Monday, November 9, 2009

New York's Marriage Equality Bill Faces Uphill Battle As Tuesday's Senate Vote Looms

UPDATE 3 5:36pm: Mayor Bloomberg urges the senate to vote for marriage equality.

UPDATE 2 2:52pm PST: Openly gay NYC City Council speaker Christine Quinn spoke on the senate marriage vote. See video of the press conference at the bottom of the post.

UPDATE: Making things worse, the National Organization for Marriage just announced plans “to build a $500,000 war chest to fund a primary challenge to any Republican senator who votes for gay marriage – regardless of the outcome of Tuesday’s vote in the State Senate.” Read the press release and more at LGBT POV.

Tomorrow, November 10, New York state's senate may finally hold their long-delayed vote on the marriage equality bill that Gov. David Paterson has been pushing. The special session tomorrow will include much needed votes on other state business, but the governor also added the bill to the agenda in the hopes that it will finally get voted on.

Yet the ugly head of doubt has reared, casting a shadow over tomorrow and the possibility of marriage equality passing. Democratic leaders in the Senate are expected to negotiate late into the night Monday on whether or not to place the bill up for a vote.

Democratic Senator Diane J. Savino from Staten Island supports the bill and believes there's a 70% chance of it reaching the floor, she told the New York Times.

“I’m pretty confident,” she said, adding, “I hope that I am right.”
Advocates on both sides of the issue lobbied senators over the weekend, but it was still unclear on Sunday whether the measure could attract the 32 votes needed in the State Senate for approval. (The Assembly has already passed the bill.)

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In New York, Democrats hold a shaky 32-to-30 majority in the Senate, and some senators oppose allowing the legislation to come to the floor for a vote.

Those who favor the bill say they realize they are risking another significant defeat but are determined to get legislators on record on the issue. They also say that now may be the best time to push lawmakers to take up the bill, given that next year all 212 members of the Legislature will face re-election.

Estimates vary, but supporters of the bill believe they can count on about 25 votes for the legislation at this time.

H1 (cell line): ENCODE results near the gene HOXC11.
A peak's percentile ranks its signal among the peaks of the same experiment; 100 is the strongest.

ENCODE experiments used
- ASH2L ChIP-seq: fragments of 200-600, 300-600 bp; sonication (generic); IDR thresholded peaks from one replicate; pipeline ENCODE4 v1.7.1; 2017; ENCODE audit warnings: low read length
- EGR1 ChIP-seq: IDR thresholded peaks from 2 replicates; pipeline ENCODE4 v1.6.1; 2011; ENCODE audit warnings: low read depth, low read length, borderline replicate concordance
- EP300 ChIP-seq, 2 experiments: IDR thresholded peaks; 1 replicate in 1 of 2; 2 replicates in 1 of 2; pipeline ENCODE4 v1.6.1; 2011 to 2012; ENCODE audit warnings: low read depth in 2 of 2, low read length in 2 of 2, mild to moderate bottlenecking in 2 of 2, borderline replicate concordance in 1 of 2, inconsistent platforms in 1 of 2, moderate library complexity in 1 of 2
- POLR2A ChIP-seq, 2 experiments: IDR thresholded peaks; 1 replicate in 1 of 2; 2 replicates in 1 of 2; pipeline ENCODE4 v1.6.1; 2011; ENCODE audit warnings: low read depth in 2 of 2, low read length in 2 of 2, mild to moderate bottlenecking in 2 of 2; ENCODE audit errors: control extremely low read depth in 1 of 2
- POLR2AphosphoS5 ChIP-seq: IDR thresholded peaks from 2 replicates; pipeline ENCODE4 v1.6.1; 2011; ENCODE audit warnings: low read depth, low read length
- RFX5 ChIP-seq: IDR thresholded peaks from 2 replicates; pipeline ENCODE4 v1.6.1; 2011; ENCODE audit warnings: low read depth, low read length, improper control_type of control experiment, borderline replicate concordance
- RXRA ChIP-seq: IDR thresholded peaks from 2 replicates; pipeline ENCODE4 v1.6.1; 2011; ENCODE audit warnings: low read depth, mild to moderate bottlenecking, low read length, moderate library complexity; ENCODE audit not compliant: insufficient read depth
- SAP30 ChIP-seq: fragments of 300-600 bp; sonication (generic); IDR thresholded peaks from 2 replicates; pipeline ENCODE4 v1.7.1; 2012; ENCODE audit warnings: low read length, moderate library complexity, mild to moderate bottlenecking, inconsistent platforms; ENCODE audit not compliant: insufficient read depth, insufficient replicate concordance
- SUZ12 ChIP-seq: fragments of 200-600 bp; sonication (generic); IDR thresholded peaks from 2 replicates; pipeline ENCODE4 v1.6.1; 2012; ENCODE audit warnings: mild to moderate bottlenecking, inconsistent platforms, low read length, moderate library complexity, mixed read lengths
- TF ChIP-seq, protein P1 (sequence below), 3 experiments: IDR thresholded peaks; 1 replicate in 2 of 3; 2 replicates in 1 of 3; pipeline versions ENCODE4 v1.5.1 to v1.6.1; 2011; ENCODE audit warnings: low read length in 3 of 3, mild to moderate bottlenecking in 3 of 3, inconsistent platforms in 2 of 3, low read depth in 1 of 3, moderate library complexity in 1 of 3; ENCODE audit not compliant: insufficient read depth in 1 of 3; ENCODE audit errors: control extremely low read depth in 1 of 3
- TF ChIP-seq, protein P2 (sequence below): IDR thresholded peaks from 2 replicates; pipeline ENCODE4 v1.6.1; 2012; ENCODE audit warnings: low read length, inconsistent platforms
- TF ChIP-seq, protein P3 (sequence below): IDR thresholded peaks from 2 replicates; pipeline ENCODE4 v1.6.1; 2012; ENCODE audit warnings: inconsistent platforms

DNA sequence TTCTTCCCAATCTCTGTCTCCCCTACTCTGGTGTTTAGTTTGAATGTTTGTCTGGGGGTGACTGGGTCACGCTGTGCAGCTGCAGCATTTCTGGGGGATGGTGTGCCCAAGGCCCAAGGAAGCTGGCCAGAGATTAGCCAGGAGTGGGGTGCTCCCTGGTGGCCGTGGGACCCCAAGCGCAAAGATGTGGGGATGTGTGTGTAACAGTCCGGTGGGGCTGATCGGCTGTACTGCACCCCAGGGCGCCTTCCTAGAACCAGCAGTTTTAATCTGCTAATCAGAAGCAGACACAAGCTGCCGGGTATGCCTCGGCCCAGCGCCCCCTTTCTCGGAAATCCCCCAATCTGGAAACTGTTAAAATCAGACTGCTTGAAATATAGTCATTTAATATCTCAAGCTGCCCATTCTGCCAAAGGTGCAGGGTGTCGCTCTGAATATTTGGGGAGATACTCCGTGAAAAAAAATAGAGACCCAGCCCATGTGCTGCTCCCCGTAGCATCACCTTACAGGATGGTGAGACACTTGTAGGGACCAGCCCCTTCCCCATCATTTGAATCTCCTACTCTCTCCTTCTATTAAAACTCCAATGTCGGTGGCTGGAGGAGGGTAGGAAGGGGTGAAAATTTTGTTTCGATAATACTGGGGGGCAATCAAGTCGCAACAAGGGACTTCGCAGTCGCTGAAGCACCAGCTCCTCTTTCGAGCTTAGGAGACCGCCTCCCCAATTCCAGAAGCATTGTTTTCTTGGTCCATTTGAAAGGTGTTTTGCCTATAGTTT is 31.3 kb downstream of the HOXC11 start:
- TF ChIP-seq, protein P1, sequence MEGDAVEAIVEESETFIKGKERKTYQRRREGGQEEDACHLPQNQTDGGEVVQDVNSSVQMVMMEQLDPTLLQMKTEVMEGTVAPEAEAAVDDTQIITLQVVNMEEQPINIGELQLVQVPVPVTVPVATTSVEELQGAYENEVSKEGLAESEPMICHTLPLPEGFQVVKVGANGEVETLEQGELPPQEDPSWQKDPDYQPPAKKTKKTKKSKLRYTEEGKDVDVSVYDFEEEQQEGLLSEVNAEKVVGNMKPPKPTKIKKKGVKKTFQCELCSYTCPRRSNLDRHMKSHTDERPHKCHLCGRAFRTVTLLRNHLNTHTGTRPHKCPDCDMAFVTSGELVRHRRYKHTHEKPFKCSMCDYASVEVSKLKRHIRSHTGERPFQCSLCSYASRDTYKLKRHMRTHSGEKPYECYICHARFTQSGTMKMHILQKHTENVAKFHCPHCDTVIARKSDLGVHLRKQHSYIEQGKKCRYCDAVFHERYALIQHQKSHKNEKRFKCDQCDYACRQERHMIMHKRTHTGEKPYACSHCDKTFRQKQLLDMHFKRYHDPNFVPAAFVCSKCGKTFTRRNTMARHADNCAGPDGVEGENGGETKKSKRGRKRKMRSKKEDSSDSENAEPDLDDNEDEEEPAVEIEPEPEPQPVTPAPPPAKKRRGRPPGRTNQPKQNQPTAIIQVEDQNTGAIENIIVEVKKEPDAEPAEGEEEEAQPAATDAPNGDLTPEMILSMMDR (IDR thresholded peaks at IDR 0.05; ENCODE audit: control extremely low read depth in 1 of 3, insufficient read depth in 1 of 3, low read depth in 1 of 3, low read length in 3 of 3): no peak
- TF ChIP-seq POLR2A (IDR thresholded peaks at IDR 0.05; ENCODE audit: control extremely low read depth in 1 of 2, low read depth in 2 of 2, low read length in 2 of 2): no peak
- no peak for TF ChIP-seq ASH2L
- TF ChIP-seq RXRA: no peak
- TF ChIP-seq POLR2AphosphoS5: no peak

“I think we’re starting from a position of strength,” Jason J. McGuire, executive director of New Yorkers for Constitutional Freedoms, told the New York Times. He opposes the bill. “I don’t believe they have the votes, and it’s an act of desperation. Our position is to maintain the votes we have, and people are certainly in contact with our senators and we are encouraging that. This is not going to pass.”

Another obstacle facing the marriage bill lies in Sen. Pedro Espada, who earlier in the year defected to the Republicans, causing the Senate to have a power split 31-31. This coup caused the turmoil that delayed the bill in the first place.

He's back with the Democrats and supports marriage equality, but Elizabeth Benjamin at NY Daily News says he has a plan that could cause problems.
Espada suggested linking the marriage bill, which Gov. David Paterson has put on the calendar for Tuesday's session, with the farm workers' rights bill that he (and the DN) have been championing for some time.
"Sen. Pedro Espada is linking the two, and I am writing to the governor, dismayed as I am that migrant workers is not on, and I think there's probably more support for that," the majority leader told me, lapsing into that rather odd habit he has of referring to himself in the third person.
For those trying to get a read on whether the marriage bill will come up for a vote Tuesday, this cannot come as good news. It seems to be that Espada is setting himself up with an out should the bill come to the floor - or, at the very least, an excuse for voting "no".


Espada Jr. Links Gay Marriage To Farm Workers' Rights from Elizabeth Benjamin on Vimeo.



So with the odds stacking against the passage of marriage, why take a vote? Supporters say it's important to know where the legislators stand and that next year, the chances of it passing could be worse.

Towleroad talked to Gov. Paterson
in an exclusive interview, asking him why it's important to vote now.



Says Paterson of the marriage equality bill: "People who've lived together for 10, 20, 30 years are waiting, hoping that this legislation will pass while they still have the breath to elicit an 'I do' on the altar, and I think it's time that it happens, and if I have to see legislation fail so I can identify who voted against it to better persuade them, then I'll take that chance."

Of the bill's fate should Senators vote on it, Paterson says: "In this case, I have a feeling if it got on the floor it would be voted up."

Paterson also says people should see opportunity in defeats like the ballot measure in Maine: "I think there's this feeling that if legislation fails that it's this colossal loss for the cause. I find it to be motivational. I think that the public referendum in Maine should inspire us that there's more work to do, more persuasion to be made, more understanding to be reached, and more sensitivity to be displayed, and those of us who have been a catalyst for marriage equality have to regroup and work harder."
ACTION: Empire State Pride Agenda has called on New Yorkers to contact their Senators and urge them to vote for marriage equality. Click on the image below or on this link to get your Senator's information and call NOW!



Christine Quinn:



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